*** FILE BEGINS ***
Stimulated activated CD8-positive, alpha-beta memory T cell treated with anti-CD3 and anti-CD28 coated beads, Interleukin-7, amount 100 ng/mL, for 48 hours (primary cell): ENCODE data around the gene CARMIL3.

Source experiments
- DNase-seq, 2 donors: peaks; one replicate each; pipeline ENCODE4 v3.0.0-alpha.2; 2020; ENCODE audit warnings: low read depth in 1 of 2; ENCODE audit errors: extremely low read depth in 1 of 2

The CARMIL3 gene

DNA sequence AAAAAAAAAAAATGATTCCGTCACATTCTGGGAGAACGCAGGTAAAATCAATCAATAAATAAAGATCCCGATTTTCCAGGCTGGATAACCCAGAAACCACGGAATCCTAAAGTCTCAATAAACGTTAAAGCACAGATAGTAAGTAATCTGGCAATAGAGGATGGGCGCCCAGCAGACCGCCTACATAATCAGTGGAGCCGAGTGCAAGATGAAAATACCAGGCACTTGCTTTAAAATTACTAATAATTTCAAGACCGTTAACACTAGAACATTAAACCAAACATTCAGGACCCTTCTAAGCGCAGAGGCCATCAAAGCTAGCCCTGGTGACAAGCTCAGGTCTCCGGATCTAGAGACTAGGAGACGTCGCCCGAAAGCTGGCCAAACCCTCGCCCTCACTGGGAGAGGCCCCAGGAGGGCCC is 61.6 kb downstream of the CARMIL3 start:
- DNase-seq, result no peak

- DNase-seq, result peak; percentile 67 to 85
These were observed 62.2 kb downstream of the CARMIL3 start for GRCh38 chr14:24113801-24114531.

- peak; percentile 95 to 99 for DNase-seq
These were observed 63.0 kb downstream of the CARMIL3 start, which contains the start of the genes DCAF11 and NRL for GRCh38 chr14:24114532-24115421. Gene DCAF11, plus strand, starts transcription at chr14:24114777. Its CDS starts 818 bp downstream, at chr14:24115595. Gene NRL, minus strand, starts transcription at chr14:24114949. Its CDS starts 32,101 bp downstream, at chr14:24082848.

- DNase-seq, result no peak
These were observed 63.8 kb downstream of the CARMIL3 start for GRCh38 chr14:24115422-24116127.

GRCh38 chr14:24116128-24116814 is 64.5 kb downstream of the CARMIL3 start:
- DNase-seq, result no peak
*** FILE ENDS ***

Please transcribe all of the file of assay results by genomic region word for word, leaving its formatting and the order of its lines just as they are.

Stimulated activated CD8-positive, alpha-beta memory T cell treated with anti-CD3 and anti-CD28 coated beads, Interleukin-7, amount 100 ng/mL, for 48 hours (primary cell): ENCODE data around the gene CARMIL3.

Source experiments
- DNase-seq, 2 donors: peaks; one replicate each; pipeline ENCODE4 v3.0.0-alpha.2; 2020; ENCODE audit warnings: low read depth in 1 of 2; ENCODE audit errors: extremely low read depth in 1 of 2

The CARMIL3 gene

DNA sequence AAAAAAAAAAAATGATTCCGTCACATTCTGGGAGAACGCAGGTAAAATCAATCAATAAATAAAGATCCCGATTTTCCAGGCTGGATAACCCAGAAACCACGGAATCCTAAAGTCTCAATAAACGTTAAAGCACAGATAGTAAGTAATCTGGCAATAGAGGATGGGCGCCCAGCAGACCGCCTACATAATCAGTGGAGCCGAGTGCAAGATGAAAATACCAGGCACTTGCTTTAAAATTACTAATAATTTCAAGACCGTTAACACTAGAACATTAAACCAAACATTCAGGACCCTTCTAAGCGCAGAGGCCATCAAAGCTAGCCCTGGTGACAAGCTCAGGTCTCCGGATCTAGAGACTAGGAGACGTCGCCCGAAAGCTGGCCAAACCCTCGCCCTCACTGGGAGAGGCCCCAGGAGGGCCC is 61.6 kb downstream of the CARMIL3 start:
- DNase-seq, result no peak

- DNase-seq, result peak; percentile 67 to 85
These were observed 62.2 kb downstream of the CARMIL3 start for GRCh38 chr14:24113801-24114531.

- peak; percentile 95 to 99 for DNase-seq
These were observed 63.0 kb downstream of the CARMIL3 start, which contains the start of the genes DCAF11 and NRL for GRCh38 chr14:24114532-24115421. Gene DCAF11, plus strand, starts transcription at chr14:24114777. Its CDS starts 818 bp downstream, at chr14:24115595. Gene NRL, minus strand, starts transcription at chr14:24114949. Its CDS starts 32,101 bp downstream, at chr14:24082848.

- DNase-seq, result no peak
These were observed 63.8 kb downstream of the CARMIL3 start for GRCh38 chr14:24115422-24116127.

GRCh38 chr14:24116128-24116814 is 64.5 kb downstream of the CARMIL3 start:
- DNase-seq, result no peak